{GHF Blog Hop} What I’ve Learned About Being Gifted as a Grown-Up

Even as a wee one, I was intense. The only way that I'd make this photo was if my mom joined me.
Even as a wee one, I was intense. The only way that I’d make this photo was if my mom joined me.

This post is part of a Gifted Homeschoolers Forum Blog Hop.

I wouldn’t go so far as to call it a universal truth, but a whole lot of parents I know who are raising gifted kids have gone through a bit of shock when the quirks and eccentricities of their kiddos prove to be tiny emotional landmines.

Hit one of those suckers at the right place and time and one can be thrown backwards through years and decades to the awkward phases of being a gifted kid or teen again. Suddenly moments, exchanges, incidents and whole relationships make more sense as they are approached through the lens of “being gifted.”

How do I know this?

Oh, honey. I’ve lived it.

Let’s just say that on the ol’ IQ chart that I’m in the “moderate” range.  In my family tree there are some off-the-charts, profoundly gifted people. Like WHOA! smart.

I am not one of them.

For a long time–like, oh, decades–I downplayed my intelligence for personal and cultural reasons. And then there was that time that I got kicked out of my school’s gifted program, a dark phase chronicled elsewhere here on the blog. The word “gifted” made me shudder for a very long time. I also, frankly, spent a lot of time thinking that I was more than a little eccentric; I feared that I was straight-up nutters.

This fear only increased my in-born tendency toward anxiety.

Around the time that I turned 40, I discovered Dabrowski’s Overexcitabilities.

Well that was quite a shock. At first. Relief came next. And then came the realization that I was just another quirky gifted person opened my heart and mind in ways that I never anticipated.

Finally I had a “reason” for my emotional intensity ( my first crush lasted for years and was totally unrequited). I had a “reason” for my constant urge to fidget, my obsession with textures, and what can only be called a hyperactive imagination. Looking back at my life I could think of incidents and moments in which my overexcitabilities were barriers to relationships and even to my growth as a person.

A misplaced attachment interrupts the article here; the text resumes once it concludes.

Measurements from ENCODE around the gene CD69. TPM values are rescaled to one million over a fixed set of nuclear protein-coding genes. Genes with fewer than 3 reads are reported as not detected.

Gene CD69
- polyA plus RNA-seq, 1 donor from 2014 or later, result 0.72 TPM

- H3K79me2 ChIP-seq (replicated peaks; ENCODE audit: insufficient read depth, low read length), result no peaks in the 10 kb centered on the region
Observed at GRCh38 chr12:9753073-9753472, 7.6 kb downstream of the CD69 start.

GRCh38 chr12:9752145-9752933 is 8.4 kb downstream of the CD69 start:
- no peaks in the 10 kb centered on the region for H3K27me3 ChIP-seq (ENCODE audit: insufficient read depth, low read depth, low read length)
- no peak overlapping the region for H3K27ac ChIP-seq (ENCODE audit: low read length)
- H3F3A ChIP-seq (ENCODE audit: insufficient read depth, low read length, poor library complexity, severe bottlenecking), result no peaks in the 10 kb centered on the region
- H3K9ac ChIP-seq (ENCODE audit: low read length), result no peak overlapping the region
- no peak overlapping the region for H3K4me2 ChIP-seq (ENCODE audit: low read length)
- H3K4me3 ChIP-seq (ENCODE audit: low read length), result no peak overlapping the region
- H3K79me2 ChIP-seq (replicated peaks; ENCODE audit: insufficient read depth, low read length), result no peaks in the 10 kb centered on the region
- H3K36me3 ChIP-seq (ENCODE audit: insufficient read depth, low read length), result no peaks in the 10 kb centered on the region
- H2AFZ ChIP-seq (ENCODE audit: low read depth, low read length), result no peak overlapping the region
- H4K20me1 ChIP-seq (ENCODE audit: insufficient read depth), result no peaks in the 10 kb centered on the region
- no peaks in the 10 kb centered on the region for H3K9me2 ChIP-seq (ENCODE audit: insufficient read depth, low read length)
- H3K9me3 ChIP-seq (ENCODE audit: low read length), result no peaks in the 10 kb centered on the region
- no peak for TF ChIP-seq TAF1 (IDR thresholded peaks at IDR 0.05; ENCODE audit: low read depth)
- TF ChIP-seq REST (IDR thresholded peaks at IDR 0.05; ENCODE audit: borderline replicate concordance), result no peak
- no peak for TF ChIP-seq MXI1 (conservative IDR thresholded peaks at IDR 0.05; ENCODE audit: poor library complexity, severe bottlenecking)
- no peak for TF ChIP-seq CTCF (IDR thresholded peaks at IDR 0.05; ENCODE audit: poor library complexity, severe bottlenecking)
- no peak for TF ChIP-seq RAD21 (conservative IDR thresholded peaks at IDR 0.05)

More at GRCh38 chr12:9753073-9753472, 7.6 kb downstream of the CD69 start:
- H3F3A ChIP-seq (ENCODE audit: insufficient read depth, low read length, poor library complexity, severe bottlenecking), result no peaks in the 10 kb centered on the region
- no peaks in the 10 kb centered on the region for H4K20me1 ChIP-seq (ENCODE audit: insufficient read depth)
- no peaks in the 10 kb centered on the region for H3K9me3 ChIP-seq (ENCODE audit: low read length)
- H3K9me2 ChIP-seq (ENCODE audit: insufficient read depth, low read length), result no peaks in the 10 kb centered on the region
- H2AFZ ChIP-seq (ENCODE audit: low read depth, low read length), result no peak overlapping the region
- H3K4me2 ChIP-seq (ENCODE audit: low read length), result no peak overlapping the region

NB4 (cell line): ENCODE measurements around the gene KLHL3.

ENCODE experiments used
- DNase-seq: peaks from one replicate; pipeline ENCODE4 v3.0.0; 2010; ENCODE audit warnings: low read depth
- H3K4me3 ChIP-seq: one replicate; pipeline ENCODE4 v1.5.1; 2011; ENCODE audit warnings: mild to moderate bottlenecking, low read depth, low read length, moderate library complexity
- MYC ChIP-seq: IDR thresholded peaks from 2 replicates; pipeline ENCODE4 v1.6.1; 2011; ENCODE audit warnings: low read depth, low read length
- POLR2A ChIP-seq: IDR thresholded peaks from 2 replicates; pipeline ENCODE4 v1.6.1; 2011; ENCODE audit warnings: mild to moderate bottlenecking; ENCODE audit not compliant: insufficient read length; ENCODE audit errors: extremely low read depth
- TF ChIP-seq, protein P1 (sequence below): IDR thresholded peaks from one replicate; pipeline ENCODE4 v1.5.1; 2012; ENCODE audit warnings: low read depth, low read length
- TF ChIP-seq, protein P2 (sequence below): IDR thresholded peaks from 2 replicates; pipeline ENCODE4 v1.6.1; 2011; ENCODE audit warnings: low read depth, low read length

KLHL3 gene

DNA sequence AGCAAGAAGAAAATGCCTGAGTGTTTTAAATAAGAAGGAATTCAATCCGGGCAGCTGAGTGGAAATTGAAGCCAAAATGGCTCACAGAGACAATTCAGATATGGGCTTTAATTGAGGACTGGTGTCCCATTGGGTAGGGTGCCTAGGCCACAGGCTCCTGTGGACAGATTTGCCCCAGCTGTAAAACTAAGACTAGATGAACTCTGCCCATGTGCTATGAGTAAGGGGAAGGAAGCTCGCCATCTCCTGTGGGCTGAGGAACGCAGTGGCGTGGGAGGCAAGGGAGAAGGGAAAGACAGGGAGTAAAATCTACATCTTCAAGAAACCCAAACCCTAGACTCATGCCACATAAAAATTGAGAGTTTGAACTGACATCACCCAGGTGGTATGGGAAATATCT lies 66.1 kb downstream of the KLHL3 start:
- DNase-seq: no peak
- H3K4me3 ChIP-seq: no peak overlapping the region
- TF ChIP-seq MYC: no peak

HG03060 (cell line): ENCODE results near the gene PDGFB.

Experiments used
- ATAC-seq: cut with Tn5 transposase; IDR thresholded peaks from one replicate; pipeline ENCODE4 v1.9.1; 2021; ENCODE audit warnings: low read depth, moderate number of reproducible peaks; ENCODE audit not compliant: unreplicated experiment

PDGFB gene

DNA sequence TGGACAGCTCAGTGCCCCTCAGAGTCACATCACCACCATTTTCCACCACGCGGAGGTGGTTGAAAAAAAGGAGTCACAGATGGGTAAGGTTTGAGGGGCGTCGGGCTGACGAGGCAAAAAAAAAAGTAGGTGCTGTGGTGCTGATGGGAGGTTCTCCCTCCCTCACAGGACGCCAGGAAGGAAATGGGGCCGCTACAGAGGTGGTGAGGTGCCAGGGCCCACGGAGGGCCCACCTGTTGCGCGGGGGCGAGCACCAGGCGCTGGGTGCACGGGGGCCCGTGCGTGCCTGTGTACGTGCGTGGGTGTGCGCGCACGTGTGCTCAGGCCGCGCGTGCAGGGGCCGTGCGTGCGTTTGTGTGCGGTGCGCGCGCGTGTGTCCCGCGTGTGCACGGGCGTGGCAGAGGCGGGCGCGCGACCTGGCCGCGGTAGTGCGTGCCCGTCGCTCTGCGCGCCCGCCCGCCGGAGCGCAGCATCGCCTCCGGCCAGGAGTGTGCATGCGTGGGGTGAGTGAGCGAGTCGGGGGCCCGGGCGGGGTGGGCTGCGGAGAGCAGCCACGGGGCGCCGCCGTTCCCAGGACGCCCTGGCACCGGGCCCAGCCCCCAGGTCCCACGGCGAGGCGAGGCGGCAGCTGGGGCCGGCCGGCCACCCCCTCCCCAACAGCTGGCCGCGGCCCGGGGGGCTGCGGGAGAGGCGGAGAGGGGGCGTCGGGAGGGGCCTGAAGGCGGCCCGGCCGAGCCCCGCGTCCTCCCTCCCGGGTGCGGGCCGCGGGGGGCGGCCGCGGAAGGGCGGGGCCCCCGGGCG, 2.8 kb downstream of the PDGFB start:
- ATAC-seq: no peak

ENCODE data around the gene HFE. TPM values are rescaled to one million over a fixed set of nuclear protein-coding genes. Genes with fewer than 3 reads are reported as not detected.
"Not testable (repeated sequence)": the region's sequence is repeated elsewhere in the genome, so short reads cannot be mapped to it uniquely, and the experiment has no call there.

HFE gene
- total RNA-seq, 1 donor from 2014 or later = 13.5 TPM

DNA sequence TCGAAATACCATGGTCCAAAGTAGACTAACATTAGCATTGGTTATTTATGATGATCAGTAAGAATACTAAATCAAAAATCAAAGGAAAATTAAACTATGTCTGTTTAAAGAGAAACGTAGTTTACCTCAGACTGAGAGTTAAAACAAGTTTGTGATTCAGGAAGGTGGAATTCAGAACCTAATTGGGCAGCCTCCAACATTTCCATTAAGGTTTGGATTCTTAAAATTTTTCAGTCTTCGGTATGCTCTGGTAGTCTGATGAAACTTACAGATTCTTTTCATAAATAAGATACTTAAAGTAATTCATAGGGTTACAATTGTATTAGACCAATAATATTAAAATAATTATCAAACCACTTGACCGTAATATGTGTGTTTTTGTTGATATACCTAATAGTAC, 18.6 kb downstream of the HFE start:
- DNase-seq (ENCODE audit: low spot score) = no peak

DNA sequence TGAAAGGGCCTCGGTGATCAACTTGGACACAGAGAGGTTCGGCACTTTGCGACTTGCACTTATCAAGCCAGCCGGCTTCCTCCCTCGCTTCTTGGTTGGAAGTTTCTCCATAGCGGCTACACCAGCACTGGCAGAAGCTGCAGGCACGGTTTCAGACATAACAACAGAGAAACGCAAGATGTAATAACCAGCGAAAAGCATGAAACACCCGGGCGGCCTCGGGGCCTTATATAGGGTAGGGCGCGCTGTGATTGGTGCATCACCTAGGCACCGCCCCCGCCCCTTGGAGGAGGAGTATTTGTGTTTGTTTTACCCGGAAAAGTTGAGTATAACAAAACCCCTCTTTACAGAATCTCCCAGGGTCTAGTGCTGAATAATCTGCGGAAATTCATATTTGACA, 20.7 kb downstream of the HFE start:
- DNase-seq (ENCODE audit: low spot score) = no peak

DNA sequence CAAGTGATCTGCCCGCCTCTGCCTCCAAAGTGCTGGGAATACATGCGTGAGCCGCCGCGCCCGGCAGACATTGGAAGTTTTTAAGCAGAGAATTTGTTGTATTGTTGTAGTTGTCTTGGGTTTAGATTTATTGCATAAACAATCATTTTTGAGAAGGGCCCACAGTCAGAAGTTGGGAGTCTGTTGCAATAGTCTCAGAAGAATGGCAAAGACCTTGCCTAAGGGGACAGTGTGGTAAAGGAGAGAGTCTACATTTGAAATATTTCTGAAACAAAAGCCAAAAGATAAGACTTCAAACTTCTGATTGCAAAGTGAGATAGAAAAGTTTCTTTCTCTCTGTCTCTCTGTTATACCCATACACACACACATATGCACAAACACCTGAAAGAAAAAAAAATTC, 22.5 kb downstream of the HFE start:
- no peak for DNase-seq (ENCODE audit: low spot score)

Like a lot of people I’d joked in adulthood about my undiagnosed ADD/ADHD. Many of those “symptoms” fit with an ADD/ADHD diagnosis. I even picked up some executive functioning tips from places like ADDitude magazine. But just because the technique works doesn’t mean one has the disorder.

As it happens, that’s commonplace: to misidentify gifted people as having a “disorder.”

A couple of years ago I ran across Dr. James Webb’s book, Misdiagnosis and Dual Diagnosis of Gifted Children {Amazon Affiliate Link}. That’s where I figured out things like the fact that my “h-anger” had a reason. I have reactive hypoglycemia, probably because my brain burns too much glucose (can’t. . . stop . . . thinking) and the constant fidgeting thing. Yet if I take care of myself and fuel my body, I can keep the h-anger in check.

These realizations–coupled with my volunteer work for Gifted Homeschoolers Forum–were  turning points for me in how I process information about my past, my present, and my future. Not only have I come to better understand and appreciate who I am, I’ve also found my “tribe.” I’m a member of online groups and even meet periodically with local women who are parenting gifted kids and who, in my opinion, are obviously gifted themselves. Later this month I’m going to my first SENG conference in California to meet some of my online tribe and learn more about the social and emotional needs of gifted people. I’m hoping also to collect stories for my second book while I’m at it.